Berkley, Feb 2010, $7.99
The Romans called them Picts, but the Chrechte realized they had to adapt or become extinct as the human race multiplied much more rapidly. They became Highlander clan leaders, but were betrayed by the Scottish king. Their survivors took control of Celtic clans but these shapeshifters hide their animal nature from the humans they lead.
Scottish King David arranges a new bride for clan leader Tulorc, who rejected the last English one, Emily Hamilton. Tulorc agrees, but insists the marriage occurs in Scotland. When Tulorc and his fiancée Abigail meet she hides her deafness from him. She assumes once he learns she is imperfect he will send her to her beloved sister Emily. They exchange vows Chrechte style, but Tulorc says they will make love when they reach clan land. When they make love, he hides his wolf from her while she conceals her deafness. They make love again and he is shocked as he hears Abigail shout his name in mindspeak; she hears him too. He knows she is his true mate but when he learns of her affliction, he angrily howls betrayal like his stepmother did while his fiercest supporters insist Abigail is a warrior hiding her weakness.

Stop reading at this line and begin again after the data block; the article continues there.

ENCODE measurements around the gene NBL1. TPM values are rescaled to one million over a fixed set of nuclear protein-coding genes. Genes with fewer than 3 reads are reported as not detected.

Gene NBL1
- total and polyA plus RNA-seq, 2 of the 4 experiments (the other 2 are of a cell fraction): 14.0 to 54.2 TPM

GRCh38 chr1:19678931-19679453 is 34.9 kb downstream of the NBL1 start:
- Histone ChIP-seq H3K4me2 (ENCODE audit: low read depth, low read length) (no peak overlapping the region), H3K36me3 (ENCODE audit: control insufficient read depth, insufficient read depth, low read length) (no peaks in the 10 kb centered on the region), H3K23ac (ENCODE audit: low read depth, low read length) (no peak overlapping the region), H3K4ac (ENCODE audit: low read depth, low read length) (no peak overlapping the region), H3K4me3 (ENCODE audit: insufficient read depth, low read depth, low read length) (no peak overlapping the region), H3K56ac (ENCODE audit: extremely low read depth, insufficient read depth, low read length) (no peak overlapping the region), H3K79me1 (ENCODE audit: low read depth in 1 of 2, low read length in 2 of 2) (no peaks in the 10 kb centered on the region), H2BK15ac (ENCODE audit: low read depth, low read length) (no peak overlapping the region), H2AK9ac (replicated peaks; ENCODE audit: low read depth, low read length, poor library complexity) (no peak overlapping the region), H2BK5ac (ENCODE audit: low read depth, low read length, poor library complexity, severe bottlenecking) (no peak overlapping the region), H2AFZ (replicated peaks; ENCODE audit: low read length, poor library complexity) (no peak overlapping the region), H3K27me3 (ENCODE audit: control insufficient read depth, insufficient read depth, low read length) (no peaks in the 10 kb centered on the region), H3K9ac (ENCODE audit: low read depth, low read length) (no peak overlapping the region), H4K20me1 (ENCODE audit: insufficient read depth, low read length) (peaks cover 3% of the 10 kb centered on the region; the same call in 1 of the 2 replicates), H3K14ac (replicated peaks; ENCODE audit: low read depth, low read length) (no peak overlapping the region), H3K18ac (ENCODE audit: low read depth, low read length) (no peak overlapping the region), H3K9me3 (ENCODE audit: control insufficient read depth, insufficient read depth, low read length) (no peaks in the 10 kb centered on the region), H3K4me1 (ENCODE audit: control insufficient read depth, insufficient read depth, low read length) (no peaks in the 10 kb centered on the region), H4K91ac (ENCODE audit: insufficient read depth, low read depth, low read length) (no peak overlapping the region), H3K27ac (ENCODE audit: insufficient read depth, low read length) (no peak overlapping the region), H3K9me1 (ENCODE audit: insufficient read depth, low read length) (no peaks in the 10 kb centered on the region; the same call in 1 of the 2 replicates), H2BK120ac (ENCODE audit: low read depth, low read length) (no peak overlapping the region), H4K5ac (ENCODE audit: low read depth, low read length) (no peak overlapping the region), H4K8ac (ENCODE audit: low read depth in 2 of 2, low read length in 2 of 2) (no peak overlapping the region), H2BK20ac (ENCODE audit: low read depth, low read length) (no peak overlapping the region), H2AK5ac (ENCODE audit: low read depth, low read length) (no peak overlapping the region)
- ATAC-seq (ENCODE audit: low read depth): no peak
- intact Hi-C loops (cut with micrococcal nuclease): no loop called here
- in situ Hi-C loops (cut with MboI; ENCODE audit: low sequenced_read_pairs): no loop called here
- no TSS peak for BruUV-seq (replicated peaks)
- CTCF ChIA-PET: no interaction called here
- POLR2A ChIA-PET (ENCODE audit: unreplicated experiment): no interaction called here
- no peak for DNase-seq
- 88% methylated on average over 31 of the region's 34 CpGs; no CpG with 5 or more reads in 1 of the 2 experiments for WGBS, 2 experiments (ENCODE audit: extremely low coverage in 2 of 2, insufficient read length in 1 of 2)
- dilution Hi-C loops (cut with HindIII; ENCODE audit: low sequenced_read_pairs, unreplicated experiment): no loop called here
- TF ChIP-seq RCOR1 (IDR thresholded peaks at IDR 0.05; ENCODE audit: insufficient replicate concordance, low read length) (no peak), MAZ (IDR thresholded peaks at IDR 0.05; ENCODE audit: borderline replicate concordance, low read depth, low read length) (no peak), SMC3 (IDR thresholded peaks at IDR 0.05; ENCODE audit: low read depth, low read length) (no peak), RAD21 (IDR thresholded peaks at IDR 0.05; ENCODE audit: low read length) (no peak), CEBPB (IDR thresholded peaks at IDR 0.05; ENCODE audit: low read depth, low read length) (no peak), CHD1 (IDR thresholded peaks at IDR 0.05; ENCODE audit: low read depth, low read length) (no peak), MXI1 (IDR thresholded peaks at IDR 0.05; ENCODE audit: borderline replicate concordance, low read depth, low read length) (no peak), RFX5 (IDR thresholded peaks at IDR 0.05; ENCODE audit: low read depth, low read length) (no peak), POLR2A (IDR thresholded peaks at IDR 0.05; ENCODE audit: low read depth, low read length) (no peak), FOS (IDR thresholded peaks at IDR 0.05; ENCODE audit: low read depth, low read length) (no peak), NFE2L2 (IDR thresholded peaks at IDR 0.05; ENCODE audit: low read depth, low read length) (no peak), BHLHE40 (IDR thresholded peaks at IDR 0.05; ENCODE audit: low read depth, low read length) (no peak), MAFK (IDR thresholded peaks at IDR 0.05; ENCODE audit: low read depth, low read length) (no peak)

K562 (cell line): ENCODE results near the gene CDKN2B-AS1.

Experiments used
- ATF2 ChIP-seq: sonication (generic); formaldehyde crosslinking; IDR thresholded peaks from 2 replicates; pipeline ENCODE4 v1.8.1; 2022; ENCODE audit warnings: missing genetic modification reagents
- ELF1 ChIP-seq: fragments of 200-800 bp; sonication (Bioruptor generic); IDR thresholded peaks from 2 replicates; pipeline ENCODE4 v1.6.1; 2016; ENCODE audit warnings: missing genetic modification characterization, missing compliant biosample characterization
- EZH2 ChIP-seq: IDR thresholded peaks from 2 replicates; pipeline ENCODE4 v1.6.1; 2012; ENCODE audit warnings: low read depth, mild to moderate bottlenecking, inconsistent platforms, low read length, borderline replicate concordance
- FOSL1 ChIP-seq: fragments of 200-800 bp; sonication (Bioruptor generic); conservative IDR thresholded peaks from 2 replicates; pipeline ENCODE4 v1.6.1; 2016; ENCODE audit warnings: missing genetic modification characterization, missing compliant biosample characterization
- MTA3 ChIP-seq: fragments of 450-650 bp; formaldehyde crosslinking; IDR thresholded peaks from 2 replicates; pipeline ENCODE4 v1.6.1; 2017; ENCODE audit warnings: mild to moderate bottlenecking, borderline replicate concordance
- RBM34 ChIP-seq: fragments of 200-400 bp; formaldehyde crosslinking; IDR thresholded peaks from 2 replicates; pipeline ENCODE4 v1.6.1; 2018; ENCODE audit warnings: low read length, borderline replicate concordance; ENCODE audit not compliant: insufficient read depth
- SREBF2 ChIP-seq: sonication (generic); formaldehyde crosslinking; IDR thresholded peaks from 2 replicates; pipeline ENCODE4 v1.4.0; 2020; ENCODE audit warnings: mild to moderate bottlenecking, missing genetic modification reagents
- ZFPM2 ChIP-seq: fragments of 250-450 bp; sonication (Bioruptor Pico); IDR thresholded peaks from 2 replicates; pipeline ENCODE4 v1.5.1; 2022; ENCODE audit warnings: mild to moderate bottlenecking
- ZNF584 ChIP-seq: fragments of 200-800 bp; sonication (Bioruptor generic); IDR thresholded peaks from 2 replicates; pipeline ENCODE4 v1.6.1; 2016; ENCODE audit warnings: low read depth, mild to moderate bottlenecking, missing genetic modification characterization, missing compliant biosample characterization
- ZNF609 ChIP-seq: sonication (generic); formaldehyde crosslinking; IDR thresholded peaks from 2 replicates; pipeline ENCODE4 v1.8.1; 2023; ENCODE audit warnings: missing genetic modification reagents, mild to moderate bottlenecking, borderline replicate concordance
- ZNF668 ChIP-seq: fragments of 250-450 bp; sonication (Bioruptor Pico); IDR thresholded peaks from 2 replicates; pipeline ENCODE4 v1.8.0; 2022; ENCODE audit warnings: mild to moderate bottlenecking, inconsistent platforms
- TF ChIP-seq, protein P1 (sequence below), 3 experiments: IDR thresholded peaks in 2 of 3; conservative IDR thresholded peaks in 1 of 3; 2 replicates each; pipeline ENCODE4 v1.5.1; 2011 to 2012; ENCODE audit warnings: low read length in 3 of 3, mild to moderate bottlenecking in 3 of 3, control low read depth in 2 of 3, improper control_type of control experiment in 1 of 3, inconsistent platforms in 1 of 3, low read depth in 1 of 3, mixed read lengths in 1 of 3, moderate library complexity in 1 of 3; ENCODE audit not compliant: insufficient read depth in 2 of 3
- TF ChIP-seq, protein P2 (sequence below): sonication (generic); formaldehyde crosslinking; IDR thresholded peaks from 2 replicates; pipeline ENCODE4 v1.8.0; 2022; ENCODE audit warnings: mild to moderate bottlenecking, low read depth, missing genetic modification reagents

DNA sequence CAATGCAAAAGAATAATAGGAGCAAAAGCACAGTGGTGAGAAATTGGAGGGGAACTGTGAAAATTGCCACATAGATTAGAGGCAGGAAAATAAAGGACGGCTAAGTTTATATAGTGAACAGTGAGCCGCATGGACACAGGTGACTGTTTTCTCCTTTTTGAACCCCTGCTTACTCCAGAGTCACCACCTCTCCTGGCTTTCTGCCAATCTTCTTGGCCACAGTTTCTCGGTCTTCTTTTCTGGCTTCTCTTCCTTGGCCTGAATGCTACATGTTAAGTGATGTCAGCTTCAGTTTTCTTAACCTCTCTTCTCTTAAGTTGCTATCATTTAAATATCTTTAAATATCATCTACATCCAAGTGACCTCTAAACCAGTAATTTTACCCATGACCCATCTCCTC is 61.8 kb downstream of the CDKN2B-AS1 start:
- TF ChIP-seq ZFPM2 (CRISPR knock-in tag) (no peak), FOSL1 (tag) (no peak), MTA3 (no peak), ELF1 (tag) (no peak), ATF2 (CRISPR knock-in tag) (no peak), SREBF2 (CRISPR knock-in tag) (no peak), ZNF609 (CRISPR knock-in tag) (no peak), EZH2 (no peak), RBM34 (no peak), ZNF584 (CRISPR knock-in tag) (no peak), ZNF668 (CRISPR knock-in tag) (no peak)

The historical werewolf spin that is the underlying premise of the Children of the Moon saga is cleverly designed so that the readers will believe in the Chrechte. The return of the lead characters from Moon Awakening in critical support roles is a welcome addition, but the tale belongs to a strong heroine who as Barr the warrior says compensates for her deafness like a great soldier should. Although the lack of a strong villain limits the tension to hiding secrets between the lead couple, fans will enjoy this fine medieval romantic fantasy.